5. Home Surveillance Cameras
With more crimes being caught on surveillance cameras, a growing number of Bay Area police departments are asking homeowners with the cameras to voluntarily register them so they know what is out there. Fremont was one of the early adopters of this camera registration effort, and now cities from Vallejo to San Mateo to Santa Clara are also on the bandwagon, saying there’s not much better evidence than surveillance video. But once police is given unfettered access 24/7, residents have to rely on law enforcement to exercise restraint.READ MORE: Gunman Kills 8 In Indianapolis FedEx Workplace Mass Shooting
6. “Stingray” Cellphone Surveillance Device
You may think you are private when you’re talking on your cell phone, think again. From an undercover car or even strapped to a detective’s chest walking down the street, police are using a device called a Stingray to gather the serial numbers of surrounding phones. Now, Fremont Police and the Alameda County District Attorney’s office are applying for federal grants to get a new version of Stingray, called Hailstorm. The use of the devices is increasing, potentially at the expense of residents’ privacy.
A network of microphones listening in Oakland, Richmond and plenty of other cities can apparent record a whole lot more than gunshots. A sergeant for the Richmond Police Department told the Business Times he could hear, “doors slamming, birds chirping, cars on the highway, horns honking.”
8. Social Media
The secret service and DEA are notorious for tapping into social media websites like Facebook and Twitter to get information about persons of interest.
9. Snail Mail
Postal Service computers photograph the outside every piece of paper mail that is processed in the United States, which can be sent to law enforcement agencies. It’s not known how long the government saves the images, but nearly tens of thousands of pieces of mail each year undergo this type of surveillance.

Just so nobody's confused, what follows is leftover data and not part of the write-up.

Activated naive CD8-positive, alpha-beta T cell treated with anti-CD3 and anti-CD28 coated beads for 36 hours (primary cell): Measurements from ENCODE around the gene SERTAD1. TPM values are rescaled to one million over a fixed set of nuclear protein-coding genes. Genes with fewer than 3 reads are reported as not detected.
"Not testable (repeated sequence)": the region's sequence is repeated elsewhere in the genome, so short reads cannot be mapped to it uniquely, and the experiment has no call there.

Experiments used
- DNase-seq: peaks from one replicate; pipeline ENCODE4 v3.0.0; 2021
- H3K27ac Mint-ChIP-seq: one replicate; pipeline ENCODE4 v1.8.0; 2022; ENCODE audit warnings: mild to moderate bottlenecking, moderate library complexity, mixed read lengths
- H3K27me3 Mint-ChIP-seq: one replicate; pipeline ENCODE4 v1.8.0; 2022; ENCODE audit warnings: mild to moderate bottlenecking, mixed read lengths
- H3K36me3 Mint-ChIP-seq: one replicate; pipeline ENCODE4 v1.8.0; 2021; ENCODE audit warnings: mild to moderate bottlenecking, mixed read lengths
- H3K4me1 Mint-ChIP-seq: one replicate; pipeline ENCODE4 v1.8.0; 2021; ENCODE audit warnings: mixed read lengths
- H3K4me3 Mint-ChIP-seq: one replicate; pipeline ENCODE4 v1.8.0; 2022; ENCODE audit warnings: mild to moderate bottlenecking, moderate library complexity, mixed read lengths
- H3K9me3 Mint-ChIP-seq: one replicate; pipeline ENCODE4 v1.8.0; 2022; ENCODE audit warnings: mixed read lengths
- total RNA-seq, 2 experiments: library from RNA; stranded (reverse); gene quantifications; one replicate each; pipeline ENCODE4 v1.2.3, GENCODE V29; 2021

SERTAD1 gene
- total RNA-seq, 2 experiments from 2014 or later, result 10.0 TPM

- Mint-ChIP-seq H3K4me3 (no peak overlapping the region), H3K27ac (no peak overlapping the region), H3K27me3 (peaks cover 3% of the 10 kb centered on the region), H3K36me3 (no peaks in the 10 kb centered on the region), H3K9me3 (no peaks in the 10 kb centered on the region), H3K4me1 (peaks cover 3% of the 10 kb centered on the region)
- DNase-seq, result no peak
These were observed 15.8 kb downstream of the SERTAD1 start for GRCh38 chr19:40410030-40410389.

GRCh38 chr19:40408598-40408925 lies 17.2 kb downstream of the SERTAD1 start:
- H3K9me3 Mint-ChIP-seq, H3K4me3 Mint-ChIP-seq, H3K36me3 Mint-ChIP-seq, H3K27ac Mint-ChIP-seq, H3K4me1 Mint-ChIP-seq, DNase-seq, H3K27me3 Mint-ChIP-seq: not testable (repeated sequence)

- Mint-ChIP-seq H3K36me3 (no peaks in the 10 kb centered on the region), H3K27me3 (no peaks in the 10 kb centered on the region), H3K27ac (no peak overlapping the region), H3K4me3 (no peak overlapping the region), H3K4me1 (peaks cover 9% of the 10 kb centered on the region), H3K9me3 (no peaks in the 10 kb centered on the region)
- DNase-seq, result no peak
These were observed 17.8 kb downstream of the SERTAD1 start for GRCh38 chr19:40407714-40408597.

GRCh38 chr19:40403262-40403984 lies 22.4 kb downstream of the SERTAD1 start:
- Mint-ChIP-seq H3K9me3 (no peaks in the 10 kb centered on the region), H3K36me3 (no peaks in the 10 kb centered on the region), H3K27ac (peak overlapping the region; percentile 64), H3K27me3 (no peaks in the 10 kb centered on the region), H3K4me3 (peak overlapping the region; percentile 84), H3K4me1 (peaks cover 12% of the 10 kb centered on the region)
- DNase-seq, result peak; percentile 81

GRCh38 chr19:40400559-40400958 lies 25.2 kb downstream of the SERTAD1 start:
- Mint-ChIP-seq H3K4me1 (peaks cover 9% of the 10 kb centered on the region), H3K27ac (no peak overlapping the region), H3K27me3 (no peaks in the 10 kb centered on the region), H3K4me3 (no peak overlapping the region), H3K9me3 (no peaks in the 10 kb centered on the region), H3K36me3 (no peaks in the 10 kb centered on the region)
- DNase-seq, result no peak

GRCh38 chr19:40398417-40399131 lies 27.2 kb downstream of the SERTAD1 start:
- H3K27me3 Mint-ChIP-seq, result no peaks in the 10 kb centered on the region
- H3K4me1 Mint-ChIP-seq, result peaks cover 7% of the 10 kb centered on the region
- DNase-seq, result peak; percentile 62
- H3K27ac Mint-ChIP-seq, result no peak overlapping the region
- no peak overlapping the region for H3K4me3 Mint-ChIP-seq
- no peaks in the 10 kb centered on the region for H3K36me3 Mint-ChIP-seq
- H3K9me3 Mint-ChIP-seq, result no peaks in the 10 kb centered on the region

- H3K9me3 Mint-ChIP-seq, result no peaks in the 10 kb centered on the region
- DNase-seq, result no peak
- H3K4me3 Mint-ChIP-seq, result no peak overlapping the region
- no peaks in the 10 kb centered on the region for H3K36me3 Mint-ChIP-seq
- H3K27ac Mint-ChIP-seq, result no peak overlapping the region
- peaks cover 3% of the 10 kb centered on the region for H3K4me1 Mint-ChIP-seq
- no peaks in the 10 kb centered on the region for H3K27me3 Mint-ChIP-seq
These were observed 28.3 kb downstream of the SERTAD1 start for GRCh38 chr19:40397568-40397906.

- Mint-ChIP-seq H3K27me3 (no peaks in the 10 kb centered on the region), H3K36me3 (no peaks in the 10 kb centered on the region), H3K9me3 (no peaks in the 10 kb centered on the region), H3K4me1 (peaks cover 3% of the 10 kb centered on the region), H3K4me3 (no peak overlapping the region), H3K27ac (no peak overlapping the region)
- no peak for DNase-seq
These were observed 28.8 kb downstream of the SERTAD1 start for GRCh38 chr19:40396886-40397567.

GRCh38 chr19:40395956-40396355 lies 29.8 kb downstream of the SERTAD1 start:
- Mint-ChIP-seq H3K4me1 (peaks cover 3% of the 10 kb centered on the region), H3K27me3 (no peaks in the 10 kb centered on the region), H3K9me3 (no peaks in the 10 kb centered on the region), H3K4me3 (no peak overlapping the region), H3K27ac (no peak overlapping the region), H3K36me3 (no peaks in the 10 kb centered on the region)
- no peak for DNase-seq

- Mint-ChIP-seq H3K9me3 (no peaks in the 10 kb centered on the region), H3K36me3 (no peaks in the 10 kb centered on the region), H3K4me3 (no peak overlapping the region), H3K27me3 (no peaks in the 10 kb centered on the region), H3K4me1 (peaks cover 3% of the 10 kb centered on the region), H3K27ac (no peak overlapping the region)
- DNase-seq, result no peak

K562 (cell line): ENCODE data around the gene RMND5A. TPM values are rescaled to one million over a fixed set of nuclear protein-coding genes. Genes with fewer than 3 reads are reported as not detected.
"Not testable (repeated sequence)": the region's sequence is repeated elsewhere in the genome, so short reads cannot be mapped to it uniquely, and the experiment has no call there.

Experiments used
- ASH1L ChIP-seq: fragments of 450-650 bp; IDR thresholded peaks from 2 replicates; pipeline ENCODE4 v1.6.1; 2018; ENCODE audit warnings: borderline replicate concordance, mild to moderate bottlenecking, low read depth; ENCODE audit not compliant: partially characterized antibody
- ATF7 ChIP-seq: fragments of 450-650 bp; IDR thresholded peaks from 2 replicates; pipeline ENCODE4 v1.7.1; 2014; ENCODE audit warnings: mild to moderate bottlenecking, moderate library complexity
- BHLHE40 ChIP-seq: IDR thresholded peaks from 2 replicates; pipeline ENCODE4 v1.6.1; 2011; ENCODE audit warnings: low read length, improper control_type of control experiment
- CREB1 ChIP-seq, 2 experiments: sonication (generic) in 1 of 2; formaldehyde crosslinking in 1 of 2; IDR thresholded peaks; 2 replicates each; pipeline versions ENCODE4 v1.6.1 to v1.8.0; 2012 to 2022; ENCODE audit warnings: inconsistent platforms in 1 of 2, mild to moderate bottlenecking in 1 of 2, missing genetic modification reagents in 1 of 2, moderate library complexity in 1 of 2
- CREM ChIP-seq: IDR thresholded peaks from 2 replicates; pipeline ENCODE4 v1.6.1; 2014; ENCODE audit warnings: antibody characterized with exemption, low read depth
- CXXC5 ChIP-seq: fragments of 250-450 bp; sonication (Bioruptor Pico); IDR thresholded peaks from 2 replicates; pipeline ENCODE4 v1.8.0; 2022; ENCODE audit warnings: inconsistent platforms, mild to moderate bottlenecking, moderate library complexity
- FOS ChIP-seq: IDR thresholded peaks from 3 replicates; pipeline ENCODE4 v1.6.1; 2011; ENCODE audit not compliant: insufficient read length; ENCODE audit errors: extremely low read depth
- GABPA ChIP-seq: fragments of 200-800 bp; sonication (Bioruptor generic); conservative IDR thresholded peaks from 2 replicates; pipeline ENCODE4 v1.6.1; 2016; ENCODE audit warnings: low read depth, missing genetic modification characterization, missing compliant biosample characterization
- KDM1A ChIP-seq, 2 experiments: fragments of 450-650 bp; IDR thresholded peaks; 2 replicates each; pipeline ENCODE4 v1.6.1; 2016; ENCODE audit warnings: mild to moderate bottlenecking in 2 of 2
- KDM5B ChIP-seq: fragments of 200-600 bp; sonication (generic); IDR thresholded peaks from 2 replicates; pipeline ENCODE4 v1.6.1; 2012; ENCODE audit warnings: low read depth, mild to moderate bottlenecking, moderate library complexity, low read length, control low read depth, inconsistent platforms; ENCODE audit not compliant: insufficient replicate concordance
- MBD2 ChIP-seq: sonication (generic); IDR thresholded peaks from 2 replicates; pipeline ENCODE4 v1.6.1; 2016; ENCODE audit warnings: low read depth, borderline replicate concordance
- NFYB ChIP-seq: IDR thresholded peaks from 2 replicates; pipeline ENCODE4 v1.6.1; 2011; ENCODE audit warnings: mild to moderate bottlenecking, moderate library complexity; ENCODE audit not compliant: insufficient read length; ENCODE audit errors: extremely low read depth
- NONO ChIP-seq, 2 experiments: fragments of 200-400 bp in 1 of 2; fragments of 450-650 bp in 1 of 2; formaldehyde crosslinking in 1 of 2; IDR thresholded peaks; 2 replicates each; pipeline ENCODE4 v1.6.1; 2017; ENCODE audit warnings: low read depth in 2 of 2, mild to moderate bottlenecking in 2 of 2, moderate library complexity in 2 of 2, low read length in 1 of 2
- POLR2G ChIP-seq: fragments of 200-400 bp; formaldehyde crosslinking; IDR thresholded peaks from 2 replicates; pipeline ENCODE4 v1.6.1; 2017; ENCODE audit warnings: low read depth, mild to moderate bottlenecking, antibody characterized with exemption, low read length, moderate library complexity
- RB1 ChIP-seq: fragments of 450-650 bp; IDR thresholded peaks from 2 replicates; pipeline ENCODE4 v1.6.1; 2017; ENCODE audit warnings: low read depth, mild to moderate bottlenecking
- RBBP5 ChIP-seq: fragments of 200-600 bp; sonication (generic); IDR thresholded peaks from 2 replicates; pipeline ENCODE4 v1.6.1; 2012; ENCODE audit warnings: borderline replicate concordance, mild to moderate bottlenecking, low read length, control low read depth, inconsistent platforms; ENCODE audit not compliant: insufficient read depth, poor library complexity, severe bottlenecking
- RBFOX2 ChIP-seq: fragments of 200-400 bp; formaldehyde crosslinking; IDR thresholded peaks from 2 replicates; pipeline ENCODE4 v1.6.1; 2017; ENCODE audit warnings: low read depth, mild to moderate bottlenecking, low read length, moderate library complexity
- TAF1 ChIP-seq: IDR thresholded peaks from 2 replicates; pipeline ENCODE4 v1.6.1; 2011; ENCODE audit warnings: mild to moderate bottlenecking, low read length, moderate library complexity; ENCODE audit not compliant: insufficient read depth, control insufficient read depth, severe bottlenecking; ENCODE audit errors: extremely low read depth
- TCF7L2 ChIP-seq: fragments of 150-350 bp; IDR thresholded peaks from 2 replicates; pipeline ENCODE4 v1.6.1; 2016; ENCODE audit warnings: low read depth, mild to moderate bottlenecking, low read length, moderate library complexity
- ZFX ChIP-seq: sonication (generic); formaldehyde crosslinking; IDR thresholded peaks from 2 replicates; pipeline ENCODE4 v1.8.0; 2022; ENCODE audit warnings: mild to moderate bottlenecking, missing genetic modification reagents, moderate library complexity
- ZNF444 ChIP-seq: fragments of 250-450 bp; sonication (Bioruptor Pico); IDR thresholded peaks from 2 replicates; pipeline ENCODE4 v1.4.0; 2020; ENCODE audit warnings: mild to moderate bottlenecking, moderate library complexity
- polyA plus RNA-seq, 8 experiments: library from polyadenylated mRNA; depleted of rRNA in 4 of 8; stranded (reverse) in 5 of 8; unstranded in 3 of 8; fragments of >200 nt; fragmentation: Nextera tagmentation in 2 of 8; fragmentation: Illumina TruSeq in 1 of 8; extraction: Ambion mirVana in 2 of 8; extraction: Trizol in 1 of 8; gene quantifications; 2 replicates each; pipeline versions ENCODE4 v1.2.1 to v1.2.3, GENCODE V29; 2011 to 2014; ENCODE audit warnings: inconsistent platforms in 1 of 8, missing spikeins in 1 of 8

10. Household Appliances And Smart Energy Meters
Former CIA Director David Petraeus reportedly noted that “smart appliances” connected to the Internet could someday be used by the CIA to track individuals. If your grocery-list-generating refrigerator knows when you’re home, so could the CIA by using geo-location data from your wired appliances, according to SmartPlanet. Smart Meters currently provide highly detailed energy-use which police already use to bust indoor pot farms.
11. Predictive Policing
New predictive policing tools in Santa Cruz, Sacramento, Los Angeles and other cities around the world are helping law enforcement to make the most out of their resources. With roots in business analytics, predictive policing relies on using data analysis to send police are sent to “hot spots” where crime is likely to happen next. But the accuracy of this kind of program depends on the accuracy its fed from crime reports, which aren’t always accurate.MORE NEWS: South Bay Restaurants Raise Money for Anti-Hate Efforts Supporting AAPI Community